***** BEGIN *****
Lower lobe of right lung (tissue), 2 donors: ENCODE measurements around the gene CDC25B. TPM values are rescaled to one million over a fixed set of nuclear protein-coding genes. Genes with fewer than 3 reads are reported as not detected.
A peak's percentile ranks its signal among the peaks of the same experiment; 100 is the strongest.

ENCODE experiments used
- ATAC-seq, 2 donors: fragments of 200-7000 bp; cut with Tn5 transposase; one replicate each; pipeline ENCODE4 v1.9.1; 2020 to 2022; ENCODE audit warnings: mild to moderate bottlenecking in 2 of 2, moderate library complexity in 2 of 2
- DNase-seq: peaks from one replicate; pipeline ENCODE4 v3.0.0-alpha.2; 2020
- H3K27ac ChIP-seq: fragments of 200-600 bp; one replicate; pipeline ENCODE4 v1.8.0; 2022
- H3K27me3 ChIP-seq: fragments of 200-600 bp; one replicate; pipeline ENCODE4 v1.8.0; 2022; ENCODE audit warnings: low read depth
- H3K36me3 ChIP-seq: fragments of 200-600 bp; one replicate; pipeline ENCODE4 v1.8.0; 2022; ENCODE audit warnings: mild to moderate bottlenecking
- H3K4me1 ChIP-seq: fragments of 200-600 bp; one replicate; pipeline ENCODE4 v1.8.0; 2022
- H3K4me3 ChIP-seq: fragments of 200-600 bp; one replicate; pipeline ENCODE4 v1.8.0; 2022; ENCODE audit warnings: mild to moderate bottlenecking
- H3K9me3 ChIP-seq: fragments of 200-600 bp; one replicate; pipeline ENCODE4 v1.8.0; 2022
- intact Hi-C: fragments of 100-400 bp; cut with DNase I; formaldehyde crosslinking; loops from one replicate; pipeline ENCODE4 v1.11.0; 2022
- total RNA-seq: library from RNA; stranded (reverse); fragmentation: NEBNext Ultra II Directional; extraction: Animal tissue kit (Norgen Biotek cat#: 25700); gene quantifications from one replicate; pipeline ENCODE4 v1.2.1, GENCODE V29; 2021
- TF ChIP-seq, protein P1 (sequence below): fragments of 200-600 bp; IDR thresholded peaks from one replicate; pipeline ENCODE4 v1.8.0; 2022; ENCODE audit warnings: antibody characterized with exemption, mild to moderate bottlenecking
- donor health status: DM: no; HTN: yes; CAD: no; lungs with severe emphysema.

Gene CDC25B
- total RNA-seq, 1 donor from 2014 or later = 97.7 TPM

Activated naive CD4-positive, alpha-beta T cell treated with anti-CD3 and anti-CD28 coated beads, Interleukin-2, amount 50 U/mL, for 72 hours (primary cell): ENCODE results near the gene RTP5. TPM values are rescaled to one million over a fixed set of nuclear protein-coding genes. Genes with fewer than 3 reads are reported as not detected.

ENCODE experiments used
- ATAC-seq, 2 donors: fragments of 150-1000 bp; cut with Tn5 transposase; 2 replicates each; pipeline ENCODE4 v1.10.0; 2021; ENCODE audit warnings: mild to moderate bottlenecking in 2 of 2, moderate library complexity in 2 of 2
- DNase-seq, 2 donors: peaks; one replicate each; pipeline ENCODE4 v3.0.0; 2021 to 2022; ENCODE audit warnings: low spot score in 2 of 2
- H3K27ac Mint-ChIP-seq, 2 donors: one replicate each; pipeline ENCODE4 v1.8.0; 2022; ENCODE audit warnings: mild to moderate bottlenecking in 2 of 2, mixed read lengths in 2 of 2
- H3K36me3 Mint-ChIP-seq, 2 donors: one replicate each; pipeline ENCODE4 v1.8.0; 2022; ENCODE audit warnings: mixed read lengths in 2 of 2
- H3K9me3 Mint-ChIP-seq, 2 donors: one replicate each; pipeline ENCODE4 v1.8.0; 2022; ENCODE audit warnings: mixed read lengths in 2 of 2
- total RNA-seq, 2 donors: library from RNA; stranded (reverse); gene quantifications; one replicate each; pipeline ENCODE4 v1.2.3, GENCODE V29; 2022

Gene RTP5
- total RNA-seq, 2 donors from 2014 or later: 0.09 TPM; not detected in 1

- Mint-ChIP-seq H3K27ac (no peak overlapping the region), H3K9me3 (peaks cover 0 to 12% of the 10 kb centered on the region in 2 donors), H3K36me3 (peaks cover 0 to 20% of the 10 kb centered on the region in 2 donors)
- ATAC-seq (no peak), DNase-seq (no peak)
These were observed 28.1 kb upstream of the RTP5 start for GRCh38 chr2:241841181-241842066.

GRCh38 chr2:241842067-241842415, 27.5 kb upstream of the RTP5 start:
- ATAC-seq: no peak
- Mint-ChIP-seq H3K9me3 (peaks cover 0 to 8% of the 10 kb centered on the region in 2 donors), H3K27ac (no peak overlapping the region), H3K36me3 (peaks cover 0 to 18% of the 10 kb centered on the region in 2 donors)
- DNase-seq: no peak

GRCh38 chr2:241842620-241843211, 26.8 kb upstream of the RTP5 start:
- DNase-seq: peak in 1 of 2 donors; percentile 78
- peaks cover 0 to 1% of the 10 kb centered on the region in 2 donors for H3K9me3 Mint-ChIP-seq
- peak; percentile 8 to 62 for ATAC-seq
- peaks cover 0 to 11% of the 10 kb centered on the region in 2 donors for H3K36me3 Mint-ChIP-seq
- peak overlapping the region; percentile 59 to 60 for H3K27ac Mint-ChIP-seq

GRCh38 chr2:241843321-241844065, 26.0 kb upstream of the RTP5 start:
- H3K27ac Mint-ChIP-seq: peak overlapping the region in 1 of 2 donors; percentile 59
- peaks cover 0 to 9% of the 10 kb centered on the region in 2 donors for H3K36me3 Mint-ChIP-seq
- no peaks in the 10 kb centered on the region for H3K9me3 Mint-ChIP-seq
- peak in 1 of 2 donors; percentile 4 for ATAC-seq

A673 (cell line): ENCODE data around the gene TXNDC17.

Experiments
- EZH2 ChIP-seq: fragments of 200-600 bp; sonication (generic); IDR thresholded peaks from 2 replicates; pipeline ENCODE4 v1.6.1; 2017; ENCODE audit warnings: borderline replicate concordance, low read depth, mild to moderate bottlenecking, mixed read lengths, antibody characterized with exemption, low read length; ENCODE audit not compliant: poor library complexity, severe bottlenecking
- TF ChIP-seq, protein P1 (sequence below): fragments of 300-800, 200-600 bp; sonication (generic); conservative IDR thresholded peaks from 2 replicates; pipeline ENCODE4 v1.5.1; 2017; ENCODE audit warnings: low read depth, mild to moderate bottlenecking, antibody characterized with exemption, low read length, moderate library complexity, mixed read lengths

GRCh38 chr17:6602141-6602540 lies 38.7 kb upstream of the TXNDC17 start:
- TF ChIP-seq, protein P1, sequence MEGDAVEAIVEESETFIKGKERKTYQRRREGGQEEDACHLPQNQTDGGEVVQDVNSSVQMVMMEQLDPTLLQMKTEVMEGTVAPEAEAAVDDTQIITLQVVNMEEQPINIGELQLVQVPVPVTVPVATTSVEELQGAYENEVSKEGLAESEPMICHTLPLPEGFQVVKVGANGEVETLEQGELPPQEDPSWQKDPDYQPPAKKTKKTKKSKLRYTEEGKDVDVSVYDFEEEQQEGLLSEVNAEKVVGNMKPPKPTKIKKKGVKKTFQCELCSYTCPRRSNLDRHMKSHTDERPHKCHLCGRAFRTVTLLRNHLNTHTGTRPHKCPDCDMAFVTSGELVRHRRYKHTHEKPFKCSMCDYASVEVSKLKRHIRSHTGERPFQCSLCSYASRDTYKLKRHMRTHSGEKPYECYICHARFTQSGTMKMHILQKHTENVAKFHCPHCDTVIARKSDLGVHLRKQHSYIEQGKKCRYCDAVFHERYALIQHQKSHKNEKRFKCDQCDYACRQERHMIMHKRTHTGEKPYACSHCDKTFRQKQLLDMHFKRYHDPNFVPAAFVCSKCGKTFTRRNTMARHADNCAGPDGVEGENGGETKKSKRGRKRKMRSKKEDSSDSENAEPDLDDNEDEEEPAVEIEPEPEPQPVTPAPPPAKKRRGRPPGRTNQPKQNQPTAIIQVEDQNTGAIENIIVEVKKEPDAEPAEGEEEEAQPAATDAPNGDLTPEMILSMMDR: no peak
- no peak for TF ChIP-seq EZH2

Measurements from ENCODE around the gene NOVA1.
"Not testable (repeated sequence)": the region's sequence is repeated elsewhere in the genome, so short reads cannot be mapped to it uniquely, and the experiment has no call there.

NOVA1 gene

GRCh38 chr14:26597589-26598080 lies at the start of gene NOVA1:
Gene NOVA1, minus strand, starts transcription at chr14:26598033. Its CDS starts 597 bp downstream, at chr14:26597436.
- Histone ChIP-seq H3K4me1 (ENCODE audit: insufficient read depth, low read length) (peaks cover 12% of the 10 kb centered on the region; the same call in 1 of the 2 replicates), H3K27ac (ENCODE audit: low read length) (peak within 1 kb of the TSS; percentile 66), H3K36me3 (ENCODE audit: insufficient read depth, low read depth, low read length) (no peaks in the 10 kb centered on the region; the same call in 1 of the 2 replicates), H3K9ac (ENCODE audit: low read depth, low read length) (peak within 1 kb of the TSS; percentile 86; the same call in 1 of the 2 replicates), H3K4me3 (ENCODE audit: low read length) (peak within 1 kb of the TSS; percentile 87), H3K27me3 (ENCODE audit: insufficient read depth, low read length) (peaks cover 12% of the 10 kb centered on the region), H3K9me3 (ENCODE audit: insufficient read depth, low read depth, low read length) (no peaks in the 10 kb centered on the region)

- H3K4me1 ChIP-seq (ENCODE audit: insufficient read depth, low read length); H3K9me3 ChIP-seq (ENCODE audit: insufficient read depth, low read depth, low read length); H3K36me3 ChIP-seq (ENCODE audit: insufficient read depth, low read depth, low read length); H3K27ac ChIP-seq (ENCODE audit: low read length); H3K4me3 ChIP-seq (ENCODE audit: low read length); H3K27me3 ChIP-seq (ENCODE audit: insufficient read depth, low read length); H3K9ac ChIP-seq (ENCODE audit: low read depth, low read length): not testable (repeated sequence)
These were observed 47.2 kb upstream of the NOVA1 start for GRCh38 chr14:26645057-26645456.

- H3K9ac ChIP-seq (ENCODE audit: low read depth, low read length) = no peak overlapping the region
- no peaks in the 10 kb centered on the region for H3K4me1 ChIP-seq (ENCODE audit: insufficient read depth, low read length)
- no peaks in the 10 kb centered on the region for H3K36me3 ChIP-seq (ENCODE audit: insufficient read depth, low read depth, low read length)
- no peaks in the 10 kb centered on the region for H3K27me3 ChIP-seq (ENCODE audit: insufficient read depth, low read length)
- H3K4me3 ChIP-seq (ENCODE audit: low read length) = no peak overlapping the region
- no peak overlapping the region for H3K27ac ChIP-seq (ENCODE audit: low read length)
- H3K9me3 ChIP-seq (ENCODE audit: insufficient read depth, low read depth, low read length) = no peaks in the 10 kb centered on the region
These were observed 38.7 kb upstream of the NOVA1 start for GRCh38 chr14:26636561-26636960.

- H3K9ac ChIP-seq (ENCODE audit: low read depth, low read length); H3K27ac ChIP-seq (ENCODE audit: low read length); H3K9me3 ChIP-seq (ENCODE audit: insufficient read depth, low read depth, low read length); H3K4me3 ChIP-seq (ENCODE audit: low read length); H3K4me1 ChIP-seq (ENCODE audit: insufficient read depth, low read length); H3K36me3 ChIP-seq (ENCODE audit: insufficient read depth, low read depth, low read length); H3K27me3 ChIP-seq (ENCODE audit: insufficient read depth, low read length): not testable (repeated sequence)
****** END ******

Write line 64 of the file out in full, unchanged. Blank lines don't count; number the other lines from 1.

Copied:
- no peaks in the 10 kb centered on the region for H3K27me3 ChIP-seq (ENCODE audit: insufficient read depth, low read length)